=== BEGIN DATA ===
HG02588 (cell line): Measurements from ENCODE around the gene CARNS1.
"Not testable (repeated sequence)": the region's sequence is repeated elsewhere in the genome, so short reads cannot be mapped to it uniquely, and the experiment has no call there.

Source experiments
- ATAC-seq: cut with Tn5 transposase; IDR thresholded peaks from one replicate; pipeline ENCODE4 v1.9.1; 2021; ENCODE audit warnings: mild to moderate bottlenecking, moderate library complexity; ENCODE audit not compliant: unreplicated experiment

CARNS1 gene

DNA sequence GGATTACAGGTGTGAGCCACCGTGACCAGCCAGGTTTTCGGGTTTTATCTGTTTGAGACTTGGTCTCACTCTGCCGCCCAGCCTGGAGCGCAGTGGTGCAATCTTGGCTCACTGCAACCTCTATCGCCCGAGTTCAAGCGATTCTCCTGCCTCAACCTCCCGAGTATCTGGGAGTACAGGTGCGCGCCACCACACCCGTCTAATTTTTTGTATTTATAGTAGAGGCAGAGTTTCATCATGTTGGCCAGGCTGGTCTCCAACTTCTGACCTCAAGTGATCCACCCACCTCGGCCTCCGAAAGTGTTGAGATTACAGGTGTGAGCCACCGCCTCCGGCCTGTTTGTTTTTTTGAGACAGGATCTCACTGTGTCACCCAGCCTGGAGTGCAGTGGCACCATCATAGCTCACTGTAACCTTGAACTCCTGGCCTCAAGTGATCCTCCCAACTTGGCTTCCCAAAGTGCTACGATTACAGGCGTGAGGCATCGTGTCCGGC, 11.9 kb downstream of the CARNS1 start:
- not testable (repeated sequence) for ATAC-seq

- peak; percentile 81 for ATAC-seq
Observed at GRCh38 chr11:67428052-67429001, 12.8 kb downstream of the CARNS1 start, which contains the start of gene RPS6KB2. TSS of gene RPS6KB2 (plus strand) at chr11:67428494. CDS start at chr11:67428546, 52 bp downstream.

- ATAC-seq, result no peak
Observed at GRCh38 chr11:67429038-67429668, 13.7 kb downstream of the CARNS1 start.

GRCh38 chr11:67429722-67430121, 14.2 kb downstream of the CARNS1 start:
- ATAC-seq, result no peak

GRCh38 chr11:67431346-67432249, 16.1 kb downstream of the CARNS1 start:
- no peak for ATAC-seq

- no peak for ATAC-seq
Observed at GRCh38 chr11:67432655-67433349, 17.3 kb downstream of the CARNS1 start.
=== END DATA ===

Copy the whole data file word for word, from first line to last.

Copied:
HG02588 (cell line): Measurements from ENCODE around the gene CARNS1.
"Not testable (repeated sequence)": the region's sequence is repeated elsewhere in the genome, so short reads cannot be mapped to it uniquely, and the experiment has no call there.

Source experiments
- ATAC-seq: cut with Tn5 transposase; IDR thresholded peaks from one replicate; pipeline ENCODE4 v1.9.1; 2021; ENCODE audit warnings: mild to moderate bottlenecking, moderate library complexity; ENCODE audit not compliant: unreplicated experiment

CARNS1 gene

DNA sequence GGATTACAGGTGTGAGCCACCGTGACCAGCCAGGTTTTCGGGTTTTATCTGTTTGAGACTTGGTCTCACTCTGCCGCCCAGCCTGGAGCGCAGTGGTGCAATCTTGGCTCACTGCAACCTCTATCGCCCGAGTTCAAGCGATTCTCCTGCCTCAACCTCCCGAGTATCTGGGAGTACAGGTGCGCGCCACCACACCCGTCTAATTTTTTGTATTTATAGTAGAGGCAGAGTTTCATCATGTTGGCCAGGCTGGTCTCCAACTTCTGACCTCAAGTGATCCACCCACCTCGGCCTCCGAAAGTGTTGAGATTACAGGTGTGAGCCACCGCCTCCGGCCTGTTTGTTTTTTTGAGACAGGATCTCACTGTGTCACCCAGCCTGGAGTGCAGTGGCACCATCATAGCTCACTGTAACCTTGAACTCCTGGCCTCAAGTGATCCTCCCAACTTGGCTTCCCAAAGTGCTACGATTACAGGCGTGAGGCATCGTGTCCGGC, 11.9 kb downstream of the CARNS1 start:
- not testable (repeated sequence) for ATAC-seq

- peak; percentile 81 for ATAC-seq
Observed at GRCh38 chr11:67428052-67429001, 12.8 kb downstream of the CARNS1 start, which contains the start of gene RPS6KB2. TSS of gene RPS6KB2 (plus strand) at chr11:67428494. CDS start at chr11:67428546, 52 bp downstream.

- ATAC-seq, result no peak
Observed at GRCh38 chr11:67429038-67429668, 13.7 kb downstream of the CARNS1 start.

GRCh38 chr11:67429722-67430121, 14.2 kb downstream of the CARNS1 start:
- ATAC-seq, result no peak

GRCh38 chr11:67431346-67432249, 16.1 kb downstream of the CARNS1 start:
- no peak for ATAC-seq

- no peak for ATAC-seq
Observed at GRCh38 chr11:67432655-67433349, 17.3 kb downstream of the CARNS1 start.